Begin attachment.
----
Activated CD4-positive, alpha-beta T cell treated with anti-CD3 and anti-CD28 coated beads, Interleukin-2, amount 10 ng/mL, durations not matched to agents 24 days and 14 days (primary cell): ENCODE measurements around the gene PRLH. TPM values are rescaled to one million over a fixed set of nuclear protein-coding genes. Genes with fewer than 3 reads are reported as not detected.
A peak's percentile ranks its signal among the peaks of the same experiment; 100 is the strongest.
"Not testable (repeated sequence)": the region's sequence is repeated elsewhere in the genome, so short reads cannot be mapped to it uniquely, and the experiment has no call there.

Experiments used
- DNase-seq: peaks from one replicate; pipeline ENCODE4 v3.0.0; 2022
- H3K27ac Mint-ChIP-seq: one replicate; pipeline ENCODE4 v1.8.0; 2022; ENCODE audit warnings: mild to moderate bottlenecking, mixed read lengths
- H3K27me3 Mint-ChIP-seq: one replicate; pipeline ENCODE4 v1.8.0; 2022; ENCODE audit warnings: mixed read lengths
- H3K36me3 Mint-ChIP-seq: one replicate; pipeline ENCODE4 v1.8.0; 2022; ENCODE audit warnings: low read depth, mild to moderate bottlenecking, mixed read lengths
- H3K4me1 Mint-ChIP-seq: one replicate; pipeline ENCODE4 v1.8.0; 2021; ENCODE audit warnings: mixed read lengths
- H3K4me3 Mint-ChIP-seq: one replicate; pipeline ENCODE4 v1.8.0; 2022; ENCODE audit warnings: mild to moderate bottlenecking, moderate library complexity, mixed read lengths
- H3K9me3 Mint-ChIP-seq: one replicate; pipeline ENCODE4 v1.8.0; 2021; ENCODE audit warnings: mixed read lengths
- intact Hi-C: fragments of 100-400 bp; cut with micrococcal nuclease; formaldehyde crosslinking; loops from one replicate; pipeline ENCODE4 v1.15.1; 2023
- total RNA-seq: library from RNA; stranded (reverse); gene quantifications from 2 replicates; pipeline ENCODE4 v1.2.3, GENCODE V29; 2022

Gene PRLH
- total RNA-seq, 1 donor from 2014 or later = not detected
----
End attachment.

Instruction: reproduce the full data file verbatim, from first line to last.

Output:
Activated CD4-positive, alpha-beta T cell treated with anti-CD3 and anti-CD28 coated beads, Interleukin-2, amount 10 ng/mL, durations not matched to agents 24 days and 14 days (primary cell): ENCODE measurements around the gene PRLH. TPM values are rescaled to one million over a fixed set of nuclear protein-coding genes. Genes with fewer than 3 reads are reported as not detected.
A peak's percentile ranks its signal among the peaks of the same experiment; 100 is the strongest.
"Not testable (repeated sequence)": the region's sequence is repeated elsewhere in the genome, so short reads cannot be mapped to it uniquely, and the experiment has no call there.

Experiments used
- DNase-seq: peaks from one replicate; pipeline ENCODE4 v3.0.0; 2022
- H3K27ac Mint-ChIP-seq: one replicate; pipeline ENCODE4 v1.8.0; 2022; ENCODE audit warnings: mild to moderate bottlenecking, mixed read lengths
- H3K27me3 Mint-ChIP-seq: one replicate; pipeline ENCODE4 v1.8.0; 2022; ENCODE audit warnings: mixed read lengths
- H3K36me3 Mint-ChIP-seq: one replicate; pipeline ENCODE4 v1.8.0; 2022; ENCODE audit warnings: low read depth, mild to moderate bottlenecking, mixed read lengths
- H3K4me1 Mint-ChIP-seq: one replicate; pipeline ENCODE4 v1.8.0; 2021; ENCODE audit warnings: mixed read lengths
- H3K4me3 Mint-ChIP-seq: one replicate; pipeline ENCODE4 v1.8.0; 2022; ENCODE audit warnings: mild to moderate bottlenecking, moderate library complexity, mixed read lengths
- H3K9me3 Mint-ChIP-seq: one replicate; pipeline ENCODE4 v1.8.0; 2021; ENCODE audit warnings: mixed read lengths
- intact Hi-C: fragments of 100-400 bp; cut with micrococcal nuclease; formaldehyde crosslinking; loops from one replicate; pipeline ENCODE4 v1.15.1; 2023
- total RNA-seq: library from RNA; stranded (reverse); gene quantifications from 2 replicates; pipeline ENCODE4 v1.2.3, GENCODE V29; 2022

Gene PRLH
- total RNA-seq, 1 donor from 2014 or later = not detected